Traditional EEO Counseling

If ADR is not elected, the complainant will generally proceed to the traditional EEO counseling for a period of 30 days which can be extended to 60 days if need be. During the counseling process, the EEO counselor will attempt, to varying degrees, to resolve the complaint. Traditional counseling has a much lower chance of resolving a case early when compared to ADR.

The Formal EEO Complaint

If ADR is not elected, or does not result in a resolution the next step is for a federal employee to be notified of their right to file a discrimination complaint. The notice that a complainant receives will usually be entitled “Notice of the Right to file a Discrimination Complaint” and will be provided by the EEO counselor. This is a more formal submission detailing the discrimination and/or retaliation issues in the EEO complaint, providing the names of witnesses and dates of events, along with a narrative discussion of the individuals involved in the case. The Formal Complaint is usually required to be submitted within 15 days of receipt of the notice of a federal employee’s right to file letter. Keep in mind if the formal complaint is not received within that 15-day period, it is likely to be dismissed.

The EEO Investigation

If the complaint is accepted by the federal agency, an EEO investigator will be assigned to develop an impartial investigation. If the complaint or portions of it are dismissed by the agency, the complainant will be provided, in writing, the reason or reasons for the dismissal and will also be informed of his/her right to appeal the decision. Dismissed claims, if need be, can usually be appealed later.

The next step is the appointment of the EEO investigator who will investigate the case. The EEO investigator will be appointed by the agency and will contact the parties to begin the investigations process. Usually, the EEO investigator will contact the complainant (federal employee) and/or their counsel first to schedule a meeting. The EEO investigator may request documents from the agency or the complainant relevant to the complaint before the formal interview process in order to prepare.

The complainant will almost always be interviewed first in order to obtain a full understanding of the issues in the case. This, depending on the number of allegations, generally takes between 45 minutes and 3 hours in length. The investigator attempts to obtain a full understanding of the issues in the EEO complaint. Following the initial interview, the witnesses noted by the complainant will usually be interviewed about the allegations of discrimination. Next, following the statements provided by the agency, the complainant will typically be provided a chance to provide a rebuttal statement to the manager’s statements.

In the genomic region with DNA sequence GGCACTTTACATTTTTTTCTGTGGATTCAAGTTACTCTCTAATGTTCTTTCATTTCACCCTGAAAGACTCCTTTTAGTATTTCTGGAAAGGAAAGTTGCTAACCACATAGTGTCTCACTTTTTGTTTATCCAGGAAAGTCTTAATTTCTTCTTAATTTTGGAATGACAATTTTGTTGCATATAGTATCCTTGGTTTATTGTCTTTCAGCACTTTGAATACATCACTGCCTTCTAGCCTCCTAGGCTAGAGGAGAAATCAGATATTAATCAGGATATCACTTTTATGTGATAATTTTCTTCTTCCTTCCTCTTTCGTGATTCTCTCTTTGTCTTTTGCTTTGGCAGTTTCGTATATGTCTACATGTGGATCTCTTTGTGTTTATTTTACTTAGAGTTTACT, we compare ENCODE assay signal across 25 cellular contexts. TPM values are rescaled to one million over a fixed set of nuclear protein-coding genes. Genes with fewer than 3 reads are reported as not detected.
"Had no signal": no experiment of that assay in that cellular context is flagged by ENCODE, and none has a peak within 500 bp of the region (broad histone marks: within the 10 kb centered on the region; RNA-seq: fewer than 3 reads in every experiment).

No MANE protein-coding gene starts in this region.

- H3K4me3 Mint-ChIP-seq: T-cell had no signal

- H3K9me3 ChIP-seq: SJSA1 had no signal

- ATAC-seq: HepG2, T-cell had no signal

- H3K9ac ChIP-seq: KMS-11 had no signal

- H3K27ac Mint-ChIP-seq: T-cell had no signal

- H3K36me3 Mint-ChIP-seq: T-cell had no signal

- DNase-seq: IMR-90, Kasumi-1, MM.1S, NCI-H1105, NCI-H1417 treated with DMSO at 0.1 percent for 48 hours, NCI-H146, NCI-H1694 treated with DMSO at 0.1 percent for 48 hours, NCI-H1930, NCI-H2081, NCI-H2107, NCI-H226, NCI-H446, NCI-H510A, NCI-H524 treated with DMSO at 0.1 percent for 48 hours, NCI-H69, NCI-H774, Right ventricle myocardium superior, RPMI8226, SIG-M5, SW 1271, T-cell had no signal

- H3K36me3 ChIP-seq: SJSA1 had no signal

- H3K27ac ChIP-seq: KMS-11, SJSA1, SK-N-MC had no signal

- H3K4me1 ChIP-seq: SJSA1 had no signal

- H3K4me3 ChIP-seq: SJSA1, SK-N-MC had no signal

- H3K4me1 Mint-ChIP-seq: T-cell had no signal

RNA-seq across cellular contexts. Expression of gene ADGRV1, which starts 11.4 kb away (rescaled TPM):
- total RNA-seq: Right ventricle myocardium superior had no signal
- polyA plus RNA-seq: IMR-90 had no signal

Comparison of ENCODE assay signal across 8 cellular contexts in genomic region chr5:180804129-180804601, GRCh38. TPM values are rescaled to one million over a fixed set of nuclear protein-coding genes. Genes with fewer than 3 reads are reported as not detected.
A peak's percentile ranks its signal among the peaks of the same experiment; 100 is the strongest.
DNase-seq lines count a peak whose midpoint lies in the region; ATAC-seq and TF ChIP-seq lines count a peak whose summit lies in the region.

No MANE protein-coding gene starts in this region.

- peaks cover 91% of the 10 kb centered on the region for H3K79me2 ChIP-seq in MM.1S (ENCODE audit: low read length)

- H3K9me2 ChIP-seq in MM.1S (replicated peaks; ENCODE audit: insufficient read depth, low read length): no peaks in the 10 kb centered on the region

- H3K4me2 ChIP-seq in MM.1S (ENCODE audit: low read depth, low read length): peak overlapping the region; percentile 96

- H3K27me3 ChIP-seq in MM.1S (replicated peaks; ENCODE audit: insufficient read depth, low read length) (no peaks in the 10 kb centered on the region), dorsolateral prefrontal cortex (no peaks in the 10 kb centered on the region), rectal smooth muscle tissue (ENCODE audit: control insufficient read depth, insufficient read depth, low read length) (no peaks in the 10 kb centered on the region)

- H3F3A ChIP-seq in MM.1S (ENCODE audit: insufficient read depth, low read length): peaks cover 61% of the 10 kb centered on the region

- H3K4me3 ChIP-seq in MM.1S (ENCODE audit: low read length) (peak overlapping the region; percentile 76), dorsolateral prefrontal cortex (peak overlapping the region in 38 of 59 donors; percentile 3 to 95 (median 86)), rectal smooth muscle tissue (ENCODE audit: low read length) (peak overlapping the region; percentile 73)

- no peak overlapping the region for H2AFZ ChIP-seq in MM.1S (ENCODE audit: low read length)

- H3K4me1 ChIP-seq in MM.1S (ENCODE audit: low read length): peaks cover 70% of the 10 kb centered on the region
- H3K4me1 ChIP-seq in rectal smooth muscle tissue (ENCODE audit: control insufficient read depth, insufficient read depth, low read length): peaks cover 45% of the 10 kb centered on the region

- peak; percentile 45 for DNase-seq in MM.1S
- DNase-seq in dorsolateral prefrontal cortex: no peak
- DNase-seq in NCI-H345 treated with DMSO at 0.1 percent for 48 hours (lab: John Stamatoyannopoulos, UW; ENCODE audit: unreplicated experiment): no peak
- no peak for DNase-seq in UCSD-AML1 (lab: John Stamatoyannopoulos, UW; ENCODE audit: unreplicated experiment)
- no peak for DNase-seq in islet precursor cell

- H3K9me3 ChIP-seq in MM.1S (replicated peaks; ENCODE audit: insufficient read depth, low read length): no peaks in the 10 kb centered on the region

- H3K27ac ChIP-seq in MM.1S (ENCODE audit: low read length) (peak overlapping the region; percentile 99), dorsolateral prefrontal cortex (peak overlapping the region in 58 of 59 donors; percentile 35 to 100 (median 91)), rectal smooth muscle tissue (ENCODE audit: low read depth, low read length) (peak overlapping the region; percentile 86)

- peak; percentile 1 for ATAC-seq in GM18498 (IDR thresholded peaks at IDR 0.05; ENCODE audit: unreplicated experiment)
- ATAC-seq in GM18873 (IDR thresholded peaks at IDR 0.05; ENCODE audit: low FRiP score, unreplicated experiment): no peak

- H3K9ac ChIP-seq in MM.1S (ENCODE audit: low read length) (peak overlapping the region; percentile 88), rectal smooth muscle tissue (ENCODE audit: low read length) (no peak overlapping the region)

Typically, an agency is required to complete the EEO investigation within 180 days of the date that the formal complaint was filed by complainant. Sometimes, however, there are important reasons to permit the agency to take additional time to complete their investigation.

Amendments to the EEO Complaint

It is also important to consider that a complainant can usually amend and add additional complaints that are related to their EEO complaint prior to the conclusion of the investigation. The key for an amendment to be successful is to make sure it includes issues or claims like or related to those raised in the original EEO complaint. Amendments must be submitted to the designated EEO official for the agency to process them. The most common amendment is retaliation related to the filing of the initial EEO complaint.

Report of Investigation and Completion of Investigation

Following the interview and document review process, the EEO counselor will put together a detailed Report of Investigation (ROI) which will be provided to the complainant and agency. The ROI generally is neutral and recounts the assertions by both sides. Additionally, the ROI may run anywhere from 50 pages to 500 pages in length (it can range depending on the facts of a case.  Following receipt of the ROI, a complainant will have the opportunity to elect a hearing before the Equal Employment Opportunity Commission (EEOC) or to request a Final Agency Decision (FAD). We typically recommend the EEOC hearing process due to federal agency decisions which are less than fair through the FAD process.

Conclusion

When a federal employee, former federal employee, federal employee applicant needs assistance in the EEO complaint process we represent these individuals in all phases of the EEO process. We can be contact at www.berrylegal.com or by telephone at (703) 668-0070. Please visit our Facebook page as well.